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This study is looking at whether there is a difference in outcomes using two different types of breathing support in those patients who have chronic respiratory failure (patients who under-breathe).
There is little data to demonstrate which mode of ventilation is better in terms of physiological outcomes and outcome data relating to patient symptoms.
We hypothesize that one type of breathing support: pressure support ventilation would be more comfortable for patients as it more closely matches a patient's own respiratory pattern and and so leads to improved adherence and consequent improvement in quality of life.
Patients with respiratory failure will be randomly assigned to receive either pressure support ventilation or pressure control ventilation for the first 6 weeks and then cross-over to receive the mode not previously used for a further 6 weeks. They will have baseline data recorded and then be followed up after each 6 week block.
Allocation: Randomized, Control: Active Control, Intervention Model: Crossover Assignment, Masking: Single Blind (Subject), Primary Purpose: Treatment
Pressure support ventilation, Pressure control ventilation
Guy's and St Thomas' NHS Foundation Trust
Guy's and St Thomas' NHS Foundation Trust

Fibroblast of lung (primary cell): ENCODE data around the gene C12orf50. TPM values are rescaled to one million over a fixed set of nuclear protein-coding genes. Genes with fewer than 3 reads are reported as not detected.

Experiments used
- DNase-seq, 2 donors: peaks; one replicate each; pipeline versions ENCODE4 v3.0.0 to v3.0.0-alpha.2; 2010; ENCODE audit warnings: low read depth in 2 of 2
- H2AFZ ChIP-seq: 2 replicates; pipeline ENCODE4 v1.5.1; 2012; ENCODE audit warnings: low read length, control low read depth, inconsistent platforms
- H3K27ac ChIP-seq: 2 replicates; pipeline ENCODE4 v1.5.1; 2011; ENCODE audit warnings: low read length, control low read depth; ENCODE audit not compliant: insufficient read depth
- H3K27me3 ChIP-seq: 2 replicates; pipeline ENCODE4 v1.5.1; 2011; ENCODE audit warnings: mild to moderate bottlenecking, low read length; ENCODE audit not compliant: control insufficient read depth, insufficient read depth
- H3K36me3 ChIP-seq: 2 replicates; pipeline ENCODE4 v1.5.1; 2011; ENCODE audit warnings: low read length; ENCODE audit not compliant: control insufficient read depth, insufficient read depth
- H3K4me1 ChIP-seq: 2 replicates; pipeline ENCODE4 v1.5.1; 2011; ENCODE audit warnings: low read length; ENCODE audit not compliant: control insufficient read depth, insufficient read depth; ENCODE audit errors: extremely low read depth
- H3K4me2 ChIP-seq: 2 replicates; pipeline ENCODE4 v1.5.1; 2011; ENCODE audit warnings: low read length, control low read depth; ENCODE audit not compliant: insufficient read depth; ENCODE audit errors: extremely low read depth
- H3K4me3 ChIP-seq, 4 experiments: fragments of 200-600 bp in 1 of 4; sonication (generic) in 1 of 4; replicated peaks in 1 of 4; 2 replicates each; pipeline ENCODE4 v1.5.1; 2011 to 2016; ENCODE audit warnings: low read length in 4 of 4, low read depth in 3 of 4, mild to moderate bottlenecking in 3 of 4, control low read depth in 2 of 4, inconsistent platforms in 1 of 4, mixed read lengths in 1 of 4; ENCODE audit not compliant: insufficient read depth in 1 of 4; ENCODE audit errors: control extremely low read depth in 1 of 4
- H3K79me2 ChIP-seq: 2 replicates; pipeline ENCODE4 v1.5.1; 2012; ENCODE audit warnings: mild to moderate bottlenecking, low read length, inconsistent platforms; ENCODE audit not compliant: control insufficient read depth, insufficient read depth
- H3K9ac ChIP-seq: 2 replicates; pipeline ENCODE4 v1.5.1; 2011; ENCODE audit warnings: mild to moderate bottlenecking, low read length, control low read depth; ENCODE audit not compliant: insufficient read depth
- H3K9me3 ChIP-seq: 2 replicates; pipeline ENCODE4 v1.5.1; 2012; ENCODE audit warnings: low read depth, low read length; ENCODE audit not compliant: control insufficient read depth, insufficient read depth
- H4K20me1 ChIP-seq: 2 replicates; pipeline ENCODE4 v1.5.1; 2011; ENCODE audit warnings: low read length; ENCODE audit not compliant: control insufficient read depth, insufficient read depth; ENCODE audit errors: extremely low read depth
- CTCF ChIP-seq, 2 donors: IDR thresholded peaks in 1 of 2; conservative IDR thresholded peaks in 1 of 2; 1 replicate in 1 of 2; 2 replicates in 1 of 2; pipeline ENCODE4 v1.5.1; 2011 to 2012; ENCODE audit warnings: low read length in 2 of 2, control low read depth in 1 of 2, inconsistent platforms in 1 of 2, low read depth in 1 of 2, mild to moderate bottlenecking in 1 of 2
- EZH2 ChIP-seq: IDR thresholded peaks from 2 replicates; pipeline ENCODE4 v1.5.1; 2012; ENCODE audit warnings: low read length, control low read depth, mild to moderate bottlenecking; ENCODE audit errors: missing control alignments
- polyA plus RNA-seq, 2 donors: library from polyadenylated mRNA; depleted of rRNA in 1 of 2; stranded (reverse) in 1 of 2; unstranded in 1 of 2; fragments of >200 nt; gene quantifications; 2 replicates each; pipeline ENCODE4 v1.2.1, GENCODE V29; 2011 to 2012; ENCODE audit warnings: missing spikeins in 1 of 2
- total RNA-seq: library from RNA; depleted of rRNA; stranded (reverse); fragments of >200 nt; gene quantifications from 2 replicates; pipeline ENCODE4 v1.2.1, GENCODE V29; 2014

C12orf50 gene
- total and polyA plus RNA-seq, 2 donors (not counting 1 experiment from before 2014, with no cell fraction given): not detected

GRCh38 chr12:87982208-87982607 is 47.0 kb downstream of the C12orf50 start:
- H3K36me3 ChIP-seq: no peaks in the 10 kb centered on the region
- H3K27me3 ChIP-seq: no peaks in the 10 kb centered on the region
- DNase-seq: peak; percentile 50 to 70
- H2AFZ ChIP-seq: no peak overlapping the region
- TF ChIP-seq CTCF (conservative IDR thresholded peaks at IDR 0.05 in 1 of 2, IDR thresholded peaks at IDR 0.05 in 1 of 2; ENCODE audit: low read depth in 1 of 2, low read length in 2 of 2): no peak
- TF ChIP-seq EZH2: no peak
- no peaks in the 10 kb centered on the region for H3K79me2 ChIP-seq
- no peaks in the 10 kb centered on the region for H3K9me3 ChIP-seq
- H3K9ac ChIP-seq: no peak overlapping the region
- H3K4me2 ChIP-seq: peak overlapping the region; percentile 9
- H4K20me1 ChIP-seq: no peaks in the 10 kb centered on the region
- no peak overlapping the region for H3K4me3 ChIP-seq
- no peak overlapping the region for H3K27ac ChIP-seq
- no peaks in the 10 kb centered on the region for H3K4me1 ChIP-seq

Published on BioPortfolio: 2014-07-23T16:12:28-0400
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Application of positive pressure to the inspiratory phase when the patient has an artificial airway in place and is connected to a ventilator.
A method of mechanical ventilation in which pressure is maintained to increase the volume of gas remaining in the lungs at the end of expiration, thus reducing the shunting of blood through the lungs and improving gas exchange.
Respiratory support system used primarily with rates of about 100 to 200/min with volumes of from about one to three times predicted anatomic dead space. Used to treat respiratory failure and maintain ventilation under severe circumstances.
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COPD (chronic obstructive pulmonary disease)
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